Health Highlights: March 9, 2018

Here are some of the latest health and medical news developments, compiled by the editors of HealthDay:

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HIV/Syphilis Outbreak Hits Milwaukee Area

The Milwaukee area is seeing an outbreak of the sexually transmitted diseases HIV and syphilis among teens and young adults.

At least 125 people have contracted one or both of the diseases, Fox News reported.

There has been an increase in sexually transmitted infections in young people aged 15 to 24, according to a Milwaukee Health Department statement.

"Because schools have a significant number of students in the 15-18 age group, we are working with the Milwaukee Health Department, in a collaborative and preventive effort, to share information with young people in middle schools and high schools to keep them healthy and to protect their health," the health department said in the statement.

Public school students account for less than 10 percent of the 125 people who have tested positive, but health care experts believe the number of cases could rise, Fox News reported.

Most of those who tested positive were men, and 45 percent were HIV-positive. Health officials also confirmed in a tweet that three babies were born with syphilis.

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Malfunction Leads to Loss of Thousands of Frozen Eggs, Embryos

At least 2,100 frozen eggs and embryos from between 500 and 600 families were lost after a malfunction last weekend at an egg freezing facility in Cleveland.

There appears to have been an equipment failure at a long-term storage tank containing liquid nitrogen at the University Hospitals Fertility Center, NBC News reported.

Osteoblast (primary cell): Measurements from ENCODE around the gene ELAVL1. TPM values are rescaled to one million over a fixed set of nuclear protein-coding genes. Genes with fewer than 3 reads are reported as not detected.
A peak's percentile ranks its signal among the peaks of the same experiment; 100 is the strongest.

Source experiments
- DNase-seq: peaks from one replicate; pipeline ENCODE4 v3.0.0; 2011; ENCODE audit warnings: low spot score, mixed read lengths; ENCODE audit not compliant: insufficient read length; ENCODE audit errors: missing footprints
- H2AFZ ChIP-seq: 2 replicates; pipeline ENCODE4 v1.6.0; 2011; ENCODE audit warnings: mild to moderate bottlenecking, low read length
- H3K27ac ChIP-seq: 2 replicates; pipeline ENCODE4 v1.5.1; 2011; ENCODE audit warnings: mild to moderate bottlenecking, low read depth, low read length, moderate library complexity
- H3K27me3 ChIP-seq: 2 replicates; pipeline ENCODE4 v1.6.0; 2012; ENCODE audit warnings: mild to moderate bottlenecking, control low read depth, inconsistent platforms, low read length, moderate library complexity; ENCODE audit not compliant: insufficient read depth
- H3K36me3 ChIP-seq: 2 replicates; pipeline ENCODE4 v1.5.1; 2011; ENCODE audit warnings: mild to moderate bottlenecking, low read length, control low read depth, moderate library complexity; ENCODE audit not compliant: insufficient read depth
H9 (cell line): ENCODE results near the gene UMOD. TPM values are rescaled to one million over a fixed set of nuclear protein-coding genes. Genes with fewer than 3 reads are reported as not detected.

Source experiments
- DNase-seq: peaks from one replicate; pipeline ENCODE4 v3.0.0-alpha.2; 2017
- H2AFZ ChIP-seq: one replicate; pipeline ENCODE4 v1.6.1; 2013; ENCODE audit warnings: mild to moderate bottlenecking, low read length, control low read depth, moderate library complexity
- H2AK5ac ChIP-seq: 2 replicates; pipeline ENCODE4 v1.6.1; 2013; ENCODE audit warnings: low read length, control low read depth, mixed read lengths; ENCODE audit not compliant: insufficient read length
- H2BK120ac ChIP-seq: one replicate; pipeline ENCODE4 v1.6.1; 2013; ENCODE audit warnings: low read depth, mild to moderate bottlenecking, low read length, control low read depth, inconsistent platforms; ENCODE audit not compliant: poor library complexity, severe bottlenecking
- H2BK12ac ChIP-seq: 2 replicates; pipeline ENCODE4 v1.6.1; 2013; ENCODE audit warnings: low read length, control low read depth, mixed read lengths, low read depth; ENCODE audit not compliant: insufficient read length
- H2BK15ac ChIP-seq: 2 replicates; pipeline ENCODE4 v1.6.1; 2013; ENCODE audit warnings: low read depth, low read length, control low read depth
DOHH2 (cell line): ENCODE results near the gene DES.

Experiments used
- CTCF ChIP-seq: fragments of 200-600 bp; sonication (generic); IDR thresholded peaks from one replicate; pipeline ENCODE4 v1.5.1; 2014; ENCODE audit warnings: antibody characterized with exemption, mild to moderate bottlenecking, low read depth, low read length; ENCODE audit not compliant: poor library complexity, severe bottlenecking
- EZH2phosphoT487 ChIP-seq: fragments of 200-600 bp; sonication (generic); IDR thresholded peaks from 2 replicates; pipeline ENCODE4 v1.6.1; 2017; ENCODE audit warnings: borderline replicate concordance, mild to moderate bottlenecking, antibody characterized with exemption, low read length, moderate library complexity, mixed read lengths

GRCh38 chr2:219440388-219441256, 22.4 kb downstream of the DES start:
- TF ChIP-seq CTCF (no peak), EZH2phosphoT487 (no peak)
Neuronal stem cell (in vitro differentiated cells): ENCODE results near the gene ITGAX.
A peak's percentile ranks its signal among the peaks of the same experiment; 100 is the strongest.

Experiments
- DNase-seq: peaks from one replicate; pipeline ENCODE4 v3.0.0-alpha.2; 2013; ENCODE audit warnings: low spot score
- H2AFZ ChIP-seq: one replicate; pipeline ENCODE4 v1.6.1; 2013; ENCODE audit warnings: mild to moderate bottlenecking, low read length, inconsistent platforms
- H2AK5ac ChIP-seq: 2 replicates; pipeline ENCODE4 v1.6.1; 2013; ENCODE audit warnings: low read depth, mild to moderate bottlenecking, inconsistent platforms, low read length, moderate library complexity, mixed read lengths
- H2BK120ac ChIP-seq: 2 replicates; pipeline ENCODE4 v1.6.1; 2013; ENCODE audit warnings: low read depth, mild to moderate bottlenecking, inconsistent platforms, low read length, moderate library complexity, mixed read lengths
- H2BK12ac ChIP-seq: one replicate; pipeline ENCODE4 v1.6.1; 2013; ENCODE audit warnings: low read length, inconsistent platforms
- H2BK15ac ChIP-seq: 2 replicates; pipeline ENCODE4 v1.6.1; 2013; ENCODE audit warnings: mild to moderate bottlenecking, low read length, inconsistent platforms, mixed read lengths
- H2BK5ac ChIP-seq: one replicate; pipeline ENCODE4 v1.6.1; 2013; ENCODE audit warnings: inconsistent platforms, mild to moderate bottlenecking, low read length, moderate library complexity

The failure resulted in the temperature in the tank becoming warmer than it should be, which means many of the eggs and embryos in the tank may no longer be viable, according to Patti DePompei, president, UH MacDonald Women's Hospital and UH Rainbow Babies & Children's Hospital.

Some of the eggs and embryos had been stored for decades.

"We don't know the reasons why yet," DePompei told NBC News. "But we do know that the temperature that was measured at a portion of the tank was higher than our acceptable limits."

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Salmonella Cases Linked to Chicken Salad Now Total 170 in Seven States: CDC

There have now been 105 more confirmed salmonella illnesses associated with chicken salad sold at Fareway stores, bringing the total number of cases to 170 in seven states, the U.S. Centers for Disease Control and Prevention reported Thursday.

Sixty-two people have required hospitalization. No deaths have been reported.

The chicken salad was produced by Triple T Specialty Meats Inc., which issued a recall for all chicken salad made between Jan. 2 and Feb. 7, 2018. The chicken salad was sold at Fareway stores between Jan. 4 and Feb. 9.

People with the recalled chicken salad should throw it away or return it to the store, and those who don't remember the date they bought chicken salad from Fareway should do the same, the CDC said.

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Brain's Hippocampus Doesn't Produce New Neurons After Age 13: Study

The brain's hippocampus stops producing new cells (neurons) by age 13, according to a new study.

It had been thought that the hippocampus -- which plays a major role in learning and memory -- generates new neurons throughout adulthood, CNN reported.

Arturo Alvarez-Buylla, professor of neurological surgery at the University of California, and colleagues analyzed 59 hippocampus tissue samples ranging from fetuses to adults. Their study was published in the journal Nature.

The study is important, according to Jason Snyder, assistant professor, Department of Psychology, University of British Columbia, Canada. He was not involved in the study but wrote an accompanying editorial in the journal.

"It provides strong evidence that the human brain's ability to produce newborn neurons in the hippocampus (a brain region involved in memory formation) is limited as we get older," Snyder wrote in an email to CNN.

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The study also points to new areas of investigation.

"If we can understand how neural precursor cells work, we may be able to use them to replace neurons that have died," Snyder told CNN.


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